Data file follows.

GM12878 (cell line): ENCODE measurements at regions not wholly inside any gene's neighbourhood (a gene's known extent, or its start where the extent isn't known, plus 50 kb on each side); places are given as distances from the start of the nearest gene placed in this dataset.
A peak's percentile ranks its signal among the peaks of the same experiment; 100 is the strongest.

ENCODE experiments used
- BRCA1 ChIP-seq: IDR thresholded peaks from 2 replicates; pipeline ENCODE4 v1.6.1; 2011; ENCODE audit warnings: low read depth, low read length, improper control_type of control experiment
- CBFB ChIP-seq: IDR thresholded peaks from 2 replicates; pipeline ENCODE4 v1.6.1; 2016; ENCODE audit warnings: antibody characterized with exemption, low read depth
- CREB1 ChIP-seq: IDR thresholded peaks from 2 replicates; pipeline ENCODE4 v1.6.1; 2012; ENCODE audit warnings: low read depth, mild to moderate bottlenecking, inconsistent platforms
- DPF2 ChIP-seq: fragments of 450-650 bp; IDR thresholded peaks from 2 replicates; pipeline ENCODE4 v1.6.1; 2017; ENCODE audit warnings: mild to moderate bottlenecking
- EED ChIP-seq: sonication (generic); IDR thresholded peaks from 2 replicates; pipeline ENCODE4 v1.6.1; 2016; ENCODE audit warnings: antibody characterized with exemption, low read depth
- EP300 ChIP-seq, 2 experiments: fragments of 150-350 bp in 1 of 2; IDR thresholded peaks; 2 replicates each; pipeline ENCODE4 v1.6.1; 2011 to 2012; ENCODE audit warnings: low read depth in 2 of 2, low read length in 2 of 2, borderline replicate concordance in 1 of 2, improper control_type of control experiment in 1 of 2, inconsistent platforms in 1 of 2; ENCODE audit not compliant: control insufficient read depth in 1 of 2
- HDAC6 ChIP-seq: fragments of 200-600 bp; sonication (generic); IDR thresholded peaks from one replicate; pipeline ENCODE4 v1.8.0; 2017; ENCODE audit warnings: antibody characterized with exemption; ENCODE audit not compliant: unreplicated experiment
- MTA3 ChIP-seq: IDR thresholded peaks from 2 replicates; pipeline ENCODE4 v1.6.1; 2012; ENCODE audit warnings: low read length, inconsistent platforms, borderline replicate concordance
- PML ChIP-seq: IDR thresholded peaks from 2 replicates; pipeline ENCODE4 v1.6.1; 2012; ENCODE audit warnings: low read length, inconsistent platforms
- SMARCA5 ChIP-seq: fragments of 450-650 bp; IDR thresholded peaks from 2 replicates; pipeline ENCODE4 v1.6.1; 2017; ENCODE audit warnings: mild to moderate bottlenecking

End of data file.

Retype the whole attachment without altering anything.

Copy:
GM12878 (cell line): ENCODE measurements at regions not wholly inside any gene's neighbourhood (a gene's known extent, or its start where the extent isn't known, plus 50 kb on each side); places are given as distances from the start of the nearest gene placed in this dataset.
A peak's percentile ranks its signal among the peaks of the same experiment; 100 is the strongest.

ENCODE experiments used
- BRCA1 ChIP-seq: IDR thresholded peaks from 2 replicates; pipeline ENCODE4 v1.6.1; 2011; ENCODE audit warnings: low read depth, low read length, improper control_type of control experiment
- CBFB ChIP-seq: IDR thresholded peaks from 2 replicates; pipeline ENCODE4 v1.6.1; 2016; ENCODE audit warnings: antibody characterized with exemption, low read depth
- CREB1 ChIP-seq: IDR thresholded peaks from 2 replicates; pipeline ENCODE4 v1.6.1; 2012; ENCODE audit warnings: low read depth, mild to moderate bottlenecking, inconsistent platforms
- DPF2 ChIP-seq: fragments of 450-650 bp; IDR thresholded peaks from 2 replicates; pipeline ENCODE4 v1.6.1; 2017; ENCODE audit warnings: mild to moderate bottlenecking
- EED ChIP-seq: sonication (generic); IDR thresholded peaks from 2 replicates; pipeline ENCODE4 v1.6.1; 2016; ENCODE audit warnings: antibody characterized with exemption, low read depth
- EP300 ChIP-seq, 2 experiments: fragments of 150-350 bp in 1 of 2; IDR thresholded peaks; 2 replicates each; pipeline ENCODE4 v1.6.1; 2011 to 2012; ENCODE audit warnings: low read depth in 2 of 2, low read length in 2 of 2, borderline replicate concordance in 1 of 2, improper control_type of control experiment in 1 of 2, inconsistent platforms in 1 of 2; ENCODE audit not compliant: control insufficient read depth in 1 of 2
- HDAC6 ChIP-seq: fragments of 200-600 bp; sonication (generic); IDR thresholded peaks from one replicate; pipeline ENCODE4 v1.8.0; 2017; ENCODE audit warnings: antibody characterized with exemption; ENCODE audit not compliant: unreplicated experiment
- MTA3 ChIP-seq: IDR thresholded peaks from 2 replicates; pipeline ENCODE4 v1.6.1; 2012; ENCODE audit warnings: low read length, inconsistent platforms, borderline replicate concordance
- PML ChIP-seq: IDR thresholded peaks from 2 replicates; pipeline ENCODE4 v1.6.1; 2012; ENCODE audit warnings: low read length, inconsistent platforms
- SMARCA5 ChIP-seq: fragments of 450-650 bp; IDR thresholded peaks from 2 replicates; pipeline ENCODE4 v1.6.1; 2017; ENCODE audit warnings: mild to moderate bottlenecking